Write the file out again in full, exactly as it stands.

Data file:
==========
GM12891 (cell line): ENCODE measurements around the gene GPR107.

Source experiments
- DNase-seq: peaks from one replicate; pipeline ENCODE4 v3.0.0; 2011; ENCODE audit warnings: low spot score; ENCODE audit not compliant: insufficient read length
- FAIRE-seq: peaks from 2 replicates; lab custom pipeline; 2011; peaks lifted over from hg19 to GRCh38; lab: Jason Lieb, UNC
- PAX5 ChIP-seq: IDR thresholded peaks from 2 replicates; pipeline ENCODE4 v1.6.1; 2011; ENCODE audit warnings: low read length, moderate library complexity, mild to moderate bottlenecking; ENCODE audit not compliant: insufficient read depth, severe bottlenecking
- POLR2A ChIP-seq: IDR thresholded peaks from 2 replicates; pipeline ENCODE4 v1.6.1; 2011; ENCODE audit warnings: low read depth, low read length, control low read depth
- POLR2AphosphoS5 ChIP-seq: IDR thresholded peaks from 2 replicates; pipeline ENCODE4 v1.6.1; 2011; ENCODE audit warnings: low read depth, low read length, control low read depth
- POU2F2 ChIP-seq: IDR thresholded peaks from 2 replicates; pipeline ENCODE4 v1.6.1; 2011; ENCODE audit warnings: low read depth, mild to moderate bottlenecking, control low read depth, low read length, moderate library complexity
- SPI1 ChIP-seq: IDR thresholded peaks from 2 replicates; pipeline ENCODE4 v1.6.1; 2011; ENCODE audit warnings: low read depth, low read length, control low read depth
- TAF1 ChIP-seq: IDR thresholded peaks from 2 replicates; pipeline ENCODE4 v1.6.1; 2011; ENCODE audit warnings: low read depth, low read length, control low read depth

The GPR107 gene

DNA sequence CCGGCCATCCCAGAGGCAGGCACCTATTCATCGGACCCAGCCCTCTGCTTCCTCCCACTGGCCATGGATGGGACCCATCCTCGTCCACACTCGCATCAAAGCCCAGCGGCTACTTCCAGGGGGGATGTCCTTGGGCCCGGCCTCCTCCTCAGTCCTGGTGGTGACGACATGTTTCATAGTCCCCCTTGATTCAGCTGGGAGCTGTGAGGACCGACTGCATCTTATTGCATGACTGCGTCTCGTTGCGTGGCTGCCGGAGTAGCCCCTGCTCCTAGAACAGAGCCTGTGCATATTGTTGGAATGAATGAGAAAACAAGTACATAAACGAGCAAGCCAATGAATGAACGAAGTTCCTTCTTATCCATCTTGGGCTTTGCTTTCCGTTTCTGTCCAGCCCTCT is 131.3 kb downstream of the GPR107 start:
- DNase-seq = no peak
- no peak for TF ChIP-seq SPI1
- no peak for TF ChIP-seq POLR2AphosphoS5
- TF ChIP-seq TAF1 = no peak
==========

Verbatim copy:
GM12891 (cell line): ENCODE measurements around the gene GPR107.

Source experiments
- DNase-seq: peaks from one replicate; pipeline ENCODE4 v3.0.0; 2011; ENCODE audit warnings: low spot score; ENCODE audit not compliant: insufficient read length
- FAIRE-seq: peaks from 2 replicates; lab custom pipeline; 2011; peaks lifted over from hg19 to GRCh38; lab: Jason Lieb, UNC
- PAX5 ChIP-seq: IDR thresholded peaks from 2 replicates; pipeline ENCODE4 v1.6.1; 2011; ENCODE audit warnings: low read length, moderate library complexity, mild to moderate bottlenecking; ENCODE audit not compliant: insufficient read depth, severe bottlenecking
- POLR2A ChIP-seq: IDR thresholded peaks from 2 replicates; pipeline ENCODE4 v1.6.1; 2011; ENCODE audit warnings: low read depth, low read length, control low read depth
- POLR2AphosphoS5 ChIP-seq: IDR thresholded peaks from 2 replicates; pipeline ENCODE4 v1.6.1; 2011; ENCODE audit warnings: low read depth, low read length, control low read depth
- POU2F2 ChIP-seq: IDR thresholded peaks from 2 replicates; pipeline ENCODE4 v1.6.1; 2011; ENCODE audit warnings: low read depth, mild to moderate bottlenecking, control low read depth, low read length, moderate library complexity
- SPI1 ChIP-seq: IDR thresholded peaks from 2 replicates; pipeline ENCODE4 v1.6.1; 2011; ENCODE audit warnings: low read depth, low read length, control low read depth
- TAF1 ChIP-seq: IDR thresholded peaks from 2 replicates; pipeline ENCODE4 v1.6.1; 2011; ENCODE audit warnings: low read depth, low read length, control low read depth

The GPR107 gene

DNA sequence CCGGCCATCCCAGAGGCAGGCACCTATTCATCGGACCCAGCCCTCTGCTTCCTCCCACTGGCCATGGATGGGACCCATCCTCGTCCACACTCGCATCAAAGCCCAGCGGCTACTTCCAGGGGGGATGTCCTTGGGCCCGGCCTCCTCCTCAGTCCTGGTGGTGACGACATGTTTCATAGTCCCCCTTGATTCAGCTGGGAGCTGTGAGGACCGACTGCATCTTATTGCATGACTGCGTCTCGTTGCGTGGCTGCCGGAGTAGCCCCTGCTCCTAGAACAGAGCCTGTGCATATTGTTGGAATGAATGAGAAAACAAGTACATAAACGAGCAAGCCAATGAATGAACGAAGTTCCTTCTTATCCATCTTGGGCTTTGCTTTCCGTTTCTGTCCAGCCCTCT is 131.3 kb downstream of the GPR107 start:
- DNase-seq = no peak
- no peak for TF ChIP-seq SPI1
- no peak for TF ChIP-seq POLR2AphosphoS5
- TF ChIP-seq TAF1 = no peak